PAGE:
Nearly 30% of healthcare spending may relate to overuse of unnecessary medical interventions.1 Deimplementation of such practices can reduce negative outcomes and unnecessary costs.2 Nonetheless, changing practice is difficult. Why is it so hard to stop doing things that don’t work? A variety of factors influences deimplementation, and research aiming to identify and understand these factors can promote the delivery of more appropriate care.2
In this issue, Wolk et al describe barriers and facilitators in deimplementing non-guideline adherent use of continuous pulse oximetry (CPO) in pediatric patients with bronchiolitis not requiring supplemental oxygen.3 Unnecessary CPO use for these patients is associated with increased hospitalization rates, length of stay, alarm fatigue, and costs, without evidence of improved clinical outcomes. Despite these data, many hospitals participating in the multicenter Eliminating Monitor Overuse study struggled to decrease CPO usage. The authors conducted semistructured interviews with a broad range of stakeholders from 12 hospitals, representing a variety of institutions with low and high CPO utilization rates.
Specific barriers to deimplementation included institutional factors, eg, unclear or missing guidelines, a culture of high utilization, and challenges educating medical staff. Perceived parental discomfort with stopping CPO was also observed. Four key facilitators were noted: strong institutional leadership, evidence-based guidelines, electronic health record order sets or reminders, and clear institutional policy. These results are similar to other deimplementation studies.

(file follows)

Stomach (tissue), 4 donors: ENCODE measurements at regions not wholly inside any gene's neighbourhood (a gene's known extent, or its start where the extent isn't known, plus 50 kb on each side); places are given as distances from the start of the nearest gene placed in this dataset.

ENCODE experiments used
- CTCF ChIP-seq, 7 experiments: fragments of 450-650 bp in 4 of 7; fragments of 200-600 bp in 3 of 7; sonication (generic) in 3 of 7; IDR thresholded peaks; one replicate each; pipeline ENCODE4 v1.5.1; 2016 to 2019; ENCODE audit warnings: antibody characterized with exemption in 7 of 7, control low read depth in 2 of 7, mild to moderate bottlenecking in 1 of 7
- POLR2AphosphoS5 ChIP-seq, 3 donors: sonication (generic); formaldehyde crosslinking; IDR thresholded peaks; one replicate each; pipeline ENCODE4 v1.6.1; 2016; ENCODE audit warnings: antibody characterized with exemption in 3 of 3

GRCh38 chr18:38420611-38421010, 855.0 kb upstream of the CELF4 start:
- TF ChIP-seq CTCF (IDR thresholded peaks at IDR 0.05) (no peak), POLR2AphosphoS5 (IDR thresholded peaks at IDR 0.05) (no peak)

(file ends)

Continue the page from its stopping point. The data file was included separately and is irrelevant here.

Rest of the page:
A commonality to deimplementation studies is the difficulty of changing practice. Much like implementation, deimplementation requires multipronged approaches that are sensitive to contextual factors. Interventions must account for local conditions, such as resource availability, practice norms, current workflows and processes of care, relationships among clinicians, and leadership, to create feasible and sustainable change.
Deimplementation may be even more challenging than implementation of new practices, however, because of loss aversion—the tendency to prefer avoiding losses to acquiring equivalent gains. “Taking away” something that clinicians are used to, even when proven to not be helpful, can feel uncomfortable, hindering adoption. Rather than simply discontinuing a practice, replacing it with a better option may help to overcome behavioral inertia and motivate change.
Underscoring the importance of local influences, clinicians often respond more to their close colleagues’ practices than to knowledge of national guidelines. Leveraging existing peer networks can facilitate collaboration, learning, and behavior change.4 Nudge strategies, in which local contexts are primed to promote desired behaviors, are also increasingly used.4 Priming has been effective in deimplementation efforts in medication prescribing and diagnostic testing.4
Including patients’ and families’ perspectives in deimplementation research is critical to practice change. Because diagnostic and treatment plans occur in the context of collaborative decision-making with patients, caregivers, and families, these groups are critical to engage in deimplementation efforts.
Hospitalists’ efforts at the front line of improvement require us to become more proficient in not only adopting evidence-based practices, but also in discontinuing ineffective ones. Identifying what we should stop doing is only the first step. Deimplementation is critical to this effort. Wolk et al provide insights into factors that influence deimplementation success. However, more work is needed, particularly regarding adapting approaches to local contexts, minimizing perceived loss, leveraging local conditions to shape behavior, and partnering with patients and families to achieve higher-value care.